The Book of Common Prayer

The Book of Common Prayer

Unique to the Anglican Church, the Book of Common Prayer is the collection of worship services that all worshipers in an Anglican church follow. It is called “common prayer” because we all pray it together, around the world.

Our present prayer book in the Episcopal Church was published in 1979. While other worship resources and prayers exist to enrich our worship, the Book of Common Prayer is the authority that shapes our worship.

"The Book of common prayer has seeped into the collective consciousness more profoundly than that of any other book written in English - even the bible"

Brian Cummings - Oxford press

For 500 years this book has marked the hours (Morning & Evening Prayer),  the days (Feasts and Festivals), the most profound sorrows (At the Burial of a Child), sufferings (Visitation of the Sick), happiness (The Order of Baptism), crisis, and triumph (Prayers and Thanksgivings Upon Special Occasions).

It has shaped the inner life and branded the tongue of the English-speaking peoples.  It's phrases and rhythms did not merely enter our language, they largely defined it.

Although he was a ferocious athiest, George Orwell, probably the 20th century's most astute critic of English, frequently quoted the BCP from memory, and insisted on being married...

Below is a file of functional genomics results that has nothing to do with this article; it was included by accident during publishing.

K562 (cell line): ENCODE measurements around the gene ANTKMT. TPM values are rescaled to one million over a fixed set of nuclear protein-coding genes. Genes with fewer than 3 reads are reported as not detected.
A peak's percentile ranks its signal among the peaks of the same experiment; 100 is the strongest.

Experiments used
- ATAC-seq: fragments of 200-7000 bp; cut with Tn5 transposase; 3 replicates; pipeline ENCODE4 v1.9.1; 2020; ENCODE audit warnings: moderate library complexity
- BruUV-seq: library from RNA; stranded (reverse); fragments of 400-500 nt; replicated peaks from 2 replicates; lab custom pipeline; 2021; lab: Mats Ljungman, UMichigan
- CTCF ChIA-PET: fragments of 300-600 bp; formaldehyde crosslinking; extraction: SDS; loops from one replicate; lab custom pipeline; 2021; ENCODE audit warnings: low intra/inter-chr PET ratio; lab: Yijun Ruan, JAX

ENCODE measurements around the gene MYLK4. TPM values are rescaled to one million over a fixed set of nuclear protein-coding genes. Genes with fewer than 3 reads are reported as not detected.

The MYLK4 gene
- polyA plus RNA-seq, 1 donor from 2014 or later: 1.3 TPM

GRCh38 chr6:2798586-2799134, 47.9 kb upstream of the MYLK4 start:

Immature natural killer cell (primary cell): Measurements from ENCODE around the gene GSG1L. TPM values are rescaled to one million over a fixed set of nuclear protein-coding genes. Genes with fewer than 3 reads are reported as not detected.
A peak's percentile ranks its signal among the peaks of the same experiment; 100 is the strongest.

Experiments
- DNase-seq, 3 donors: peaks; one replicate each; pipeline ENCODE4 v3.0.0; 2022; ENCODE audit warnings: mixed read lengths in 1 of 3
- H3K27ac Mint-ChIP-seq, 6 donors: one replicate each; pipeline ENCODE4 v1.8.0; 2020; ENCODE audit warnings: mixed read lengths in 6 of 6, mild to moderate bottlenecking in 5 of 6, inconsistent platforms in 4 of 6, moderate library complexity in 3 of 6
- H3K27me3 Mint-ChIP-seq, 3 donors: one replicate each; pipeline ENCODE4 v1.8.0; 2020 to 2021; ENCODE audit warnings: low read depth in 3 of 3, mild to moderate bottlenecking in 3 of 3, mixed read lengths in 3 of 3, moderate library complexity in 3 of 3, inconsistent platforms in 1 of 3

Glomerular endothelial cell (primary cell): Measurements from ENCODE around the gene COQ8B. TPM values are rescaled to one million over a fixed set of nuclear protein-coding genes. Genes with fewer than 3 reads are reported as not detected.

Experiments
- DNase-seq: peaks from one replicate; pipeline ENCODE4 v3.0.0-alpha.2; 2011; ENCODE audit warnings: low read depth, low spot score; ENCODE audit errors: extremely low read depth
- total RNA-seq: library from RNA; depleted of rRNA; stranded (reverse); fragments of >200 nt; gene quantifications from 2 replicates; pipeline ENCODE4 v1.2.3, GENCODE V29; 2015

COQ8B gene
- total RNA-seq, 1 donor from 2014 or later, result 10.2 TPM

"Dearly beloved ..."

"to have and to hold from this day forward, for better for worse, for richer for poorer, in sickness and in health, to love and to cherish, until we are parted by death. This is my solemn vow."

"those whom God has joined together let no one put asunder."

and buried...

"deliver your servant from all evil and set him free ..."

"may angels surround her and saints welcome her in peace..."

"in the midst of life we are in death." the timeless words of the Book of Common Prayer.

On page 845 you will find the basics of our faith clearly and succintly spelled out for all to see and understand. It is our Catechism; our FAQ.

If you ever need to pray, and don't know what to say, look in the Book of Common Prayer. If you can't express your highest thoughts in words, have a look. A monumentally significant work.

“We are in the position of a little child entering a huge library filled with books in many languages. The child knows someone must have written those books. It does not know how. It does not understand the languages in which they are written. The child dimly suspects a mysterious order in the arrangement of the books but doesn’t know what it is. That, it seems to me, is the attitude of even the most intelligent human being toward God. We see the universe marvelously arranged and obeying certain laws but only dimly understand these laws. Our limited minds grasp the mysterious force that moves the constellations.”

”My religion consists of a humble admiration of the illimitable superior spirit who reveals himself in the slight details we are able to perceive with our frail and feeble minds. That deeply emotional conviction of the presence of a superior reasoning power, which is revealed in the incomprehensible universe, forms my idea of God.”
— Albert Einstein